The roots of ParentChild+ go back to the 1960s, when psychologist and social worker Dr. Phyllis Levenstein was tasked with stanching the growing number of high school dropouts. Her approach: Reach parents and their kids at home, before they start school.

VideoFormerly called Mother-Child Home Program, ParentChild+ now has chapters in 15 states and six countries around the world. Its model is intentionally highly replicable.

It also has deep troves of data, tracked through its national office in Mineola, NY, as well as on the local level, by Lehigh University. And that data consistently shows success: 84 percent of children who’ve gone through the program graduate from high school, compared to 72 percent in Philly overall. A longitudinal, randomized control group study of ParentChild+ found that low-income children who completed two years of the program went on to graduate from high school at the rate of middle class children nationally, 20 percent higher than their socio-economic peers and 30 percent higher than the control group in the community.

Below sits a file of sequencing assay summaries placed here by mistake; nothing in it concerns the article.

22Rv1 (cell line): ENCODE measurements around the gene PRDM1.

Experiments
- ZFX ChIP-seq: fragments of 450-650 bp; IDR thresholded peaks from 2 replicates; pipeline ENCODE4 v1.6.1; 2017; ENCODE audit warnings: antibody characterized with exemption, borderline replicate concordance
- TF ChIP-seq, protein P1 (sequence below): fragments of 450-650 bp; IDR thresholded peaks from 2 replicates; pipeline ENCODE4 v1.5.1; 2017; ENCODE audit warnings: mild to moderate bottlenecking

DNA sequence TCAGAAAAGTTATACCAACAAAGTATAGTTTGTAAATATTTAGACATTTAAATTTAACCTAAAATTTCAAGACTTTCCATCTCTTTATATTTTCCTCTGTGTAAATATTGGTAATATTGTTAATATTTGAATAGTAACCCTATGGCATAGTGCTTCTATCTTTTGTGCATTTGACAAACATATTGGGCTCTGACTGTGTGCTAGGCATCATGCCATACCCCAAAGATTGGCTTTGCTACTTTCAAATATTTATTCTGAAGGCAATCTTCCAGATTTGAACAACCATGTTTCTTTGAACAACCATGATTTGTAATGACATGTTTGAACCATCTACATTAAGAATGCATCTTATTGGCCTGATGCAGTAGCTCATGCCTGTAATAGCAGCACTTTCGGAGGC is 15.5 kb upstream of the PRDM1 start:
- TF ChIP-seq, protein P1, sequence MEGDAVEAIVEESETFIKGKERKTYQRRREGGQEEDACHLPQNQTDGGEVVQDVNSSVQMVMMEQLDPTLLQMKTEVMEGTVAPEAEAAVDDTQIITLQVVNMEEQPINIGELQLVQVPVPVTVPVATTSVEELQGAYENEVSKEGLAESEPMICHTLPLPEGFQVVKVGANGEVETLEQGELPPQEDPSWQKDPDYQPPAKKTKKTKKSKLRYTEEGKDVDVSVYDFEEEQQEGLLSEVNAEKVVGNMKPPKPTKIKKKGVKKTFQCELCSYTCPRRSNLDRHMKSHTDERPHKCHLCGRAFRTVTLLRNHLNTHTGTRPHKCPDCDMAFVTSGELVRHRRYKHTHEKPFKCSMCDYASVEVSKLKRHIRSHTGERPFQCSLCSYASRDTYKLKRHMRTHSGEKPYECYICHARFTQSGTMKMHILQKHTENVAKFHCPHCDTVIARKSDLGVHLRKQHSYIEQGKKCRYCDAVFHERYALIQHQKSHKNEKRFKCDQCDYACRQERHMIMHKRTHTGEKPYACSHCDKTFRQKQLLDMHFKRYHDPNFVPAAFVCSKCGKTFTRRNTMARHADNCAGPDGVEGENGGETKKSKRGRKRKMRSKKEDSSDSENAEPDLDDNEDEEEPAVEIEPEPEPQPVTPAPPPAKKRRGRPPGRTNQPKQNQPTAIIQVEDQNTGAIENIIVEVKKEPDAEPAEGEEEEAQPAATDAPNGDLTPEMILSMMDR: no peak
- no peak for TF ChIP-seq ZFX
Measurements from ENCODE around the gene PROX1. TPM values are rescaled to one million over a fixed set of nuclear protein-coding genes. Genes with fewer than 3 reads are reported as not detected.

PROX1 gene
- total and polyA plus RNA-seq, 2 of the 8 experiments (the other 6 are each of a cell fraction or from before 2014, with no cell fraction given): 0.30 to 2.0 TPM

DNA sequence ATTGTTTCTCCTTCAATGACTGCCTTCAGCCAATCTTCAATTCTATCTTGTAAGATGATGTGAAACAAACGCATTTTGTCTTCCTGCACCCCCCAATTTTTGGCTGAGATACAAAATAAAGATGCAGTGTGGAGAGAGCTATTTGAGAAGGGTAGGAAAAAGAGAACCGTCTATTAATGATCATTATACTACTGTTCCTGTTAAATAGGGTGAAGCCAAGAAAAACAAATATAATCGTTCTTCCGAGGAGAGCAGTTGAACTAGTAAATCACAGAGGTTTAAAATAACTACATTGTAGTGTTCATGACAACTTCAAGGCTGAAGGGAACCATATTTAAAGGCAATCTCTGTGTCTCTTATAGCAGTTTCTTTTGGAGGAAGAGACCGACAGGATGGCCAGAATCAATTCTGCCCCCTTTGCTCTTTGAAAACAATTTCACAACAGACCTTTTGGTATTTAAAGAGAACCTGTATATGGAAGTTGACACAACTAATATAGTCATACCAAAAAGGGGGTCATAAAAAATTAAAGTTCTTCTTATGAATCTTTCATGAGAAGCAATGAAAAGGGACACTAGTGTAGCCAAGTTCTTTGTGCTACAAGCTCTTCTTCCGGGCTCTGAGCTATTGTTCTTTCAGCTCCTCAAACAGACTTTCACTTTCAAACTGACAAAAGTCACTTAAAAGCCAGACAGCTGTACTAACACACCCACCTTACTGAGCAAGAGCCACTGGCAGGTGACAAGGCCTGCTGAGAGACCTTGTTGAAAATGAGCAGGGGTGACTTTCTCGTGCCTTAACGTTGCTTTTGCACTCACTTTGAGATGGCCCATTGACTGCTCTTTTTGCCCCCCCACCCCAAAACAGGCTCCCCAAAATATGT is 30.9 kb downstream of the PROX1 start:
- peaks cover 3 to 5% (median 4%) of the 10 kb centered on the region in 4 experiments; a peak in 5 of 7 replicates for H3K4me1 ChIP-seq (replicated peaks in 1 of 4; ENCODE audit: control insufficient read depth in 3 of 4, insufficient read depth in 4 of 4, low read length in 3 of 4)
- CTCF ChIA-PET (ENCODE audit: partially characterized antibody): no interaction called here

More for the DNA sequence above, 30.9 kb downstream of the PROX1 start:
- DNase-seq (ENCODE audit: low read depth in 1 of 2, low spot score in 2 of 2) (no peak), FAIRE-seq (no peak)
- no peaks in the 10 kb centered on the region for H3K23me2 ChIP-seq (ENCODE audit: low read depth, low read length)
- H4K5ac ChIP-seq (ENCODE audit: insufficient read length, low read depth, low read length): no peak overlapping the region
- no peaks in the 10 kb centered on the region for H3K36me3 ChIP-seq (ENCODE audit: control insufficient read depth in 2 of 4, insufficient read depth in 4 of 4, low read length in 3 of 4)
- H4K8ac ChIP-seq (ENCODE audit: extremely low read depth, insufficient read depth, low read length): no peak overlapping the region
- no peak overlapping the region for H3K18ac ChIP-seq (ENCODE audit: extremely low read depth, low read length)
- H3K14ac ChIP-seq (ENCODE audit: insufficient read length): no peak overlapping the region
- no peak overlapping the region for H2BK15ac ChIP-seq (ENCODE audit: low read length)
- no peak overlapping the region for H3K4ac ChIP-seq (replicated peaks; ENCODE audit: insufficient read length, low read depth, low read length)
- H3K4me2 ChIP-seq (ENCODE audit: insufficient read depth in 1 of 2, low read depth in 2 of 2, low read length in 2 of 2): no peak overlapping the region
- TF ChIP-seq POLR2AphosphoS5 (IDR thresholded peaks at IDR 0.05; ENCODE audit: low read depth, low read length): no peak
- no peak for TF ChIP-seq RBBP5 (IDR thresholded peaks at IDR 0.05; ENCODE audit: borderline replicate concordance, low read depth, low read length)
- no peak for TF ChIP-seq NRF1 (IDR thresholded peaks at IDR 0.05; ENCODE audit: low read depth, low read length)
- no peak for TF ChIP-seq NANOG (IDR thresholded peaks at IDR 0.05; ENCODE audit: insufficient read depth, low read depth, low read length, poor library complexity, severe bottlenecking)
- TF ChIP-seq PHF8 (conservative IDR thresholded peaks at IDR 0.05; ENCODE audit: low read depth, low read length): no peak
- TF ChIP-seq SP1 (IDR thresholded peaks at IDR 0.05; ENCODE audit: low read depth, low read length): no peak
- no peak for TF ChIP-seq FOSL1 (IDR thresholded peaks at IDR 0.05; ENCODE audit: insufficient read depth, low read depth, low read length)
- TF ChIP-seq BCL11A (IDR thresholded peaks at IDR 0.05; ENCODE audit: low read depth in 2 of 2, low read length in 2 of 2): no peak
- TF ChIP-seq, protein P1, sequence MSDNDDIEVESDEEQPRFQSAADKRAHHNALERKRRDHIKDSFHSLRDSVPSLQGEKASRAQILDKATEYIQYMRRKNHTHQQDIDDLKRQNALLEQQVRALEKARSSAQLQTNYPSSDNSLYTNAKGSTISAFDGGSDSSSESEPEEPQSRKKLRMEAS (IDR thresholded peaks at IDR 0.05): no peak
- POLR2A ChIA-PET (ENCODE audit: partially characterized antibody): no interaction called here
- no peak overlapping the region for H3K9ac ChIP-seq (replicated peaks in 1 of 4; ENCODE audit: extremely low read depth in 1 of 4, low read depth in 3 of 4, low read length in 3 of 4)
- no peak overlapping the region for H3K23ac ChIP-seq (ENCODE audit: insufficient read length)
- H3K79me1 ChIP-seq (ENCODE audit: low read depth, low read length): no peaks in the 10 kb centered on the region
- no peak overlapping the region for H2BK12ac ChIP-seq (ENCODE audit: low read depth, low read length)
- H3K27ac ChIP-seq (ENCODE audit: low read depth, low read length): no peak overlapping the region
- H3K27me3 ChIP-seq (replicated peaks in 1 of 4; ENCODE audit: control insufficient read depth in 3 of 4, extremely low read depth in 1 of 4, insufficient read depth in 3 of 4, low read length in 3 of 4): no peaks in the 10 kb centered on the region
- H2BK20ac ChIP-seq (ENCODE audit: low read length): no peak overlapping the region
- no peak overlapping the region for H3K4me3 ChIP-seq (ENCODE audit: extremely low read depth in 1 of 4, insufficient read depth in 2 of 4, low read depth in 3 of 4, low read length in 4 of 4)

By third grade, participants are 50 percent less likely to be referred to special education compared to their peers who did not participate in ParentChild+; and their students measure 10 months ahead of their chronological age when they enter kindergarten in terms of national school-readiness standards, which look at areas like color and number concepts, knowledge of body parts, and other abilities related to academic success.

Of the many unfair stereotypes Mukhtar knows exist about the families she serves is that they’re content living in their situation. She knows that’s simply not true.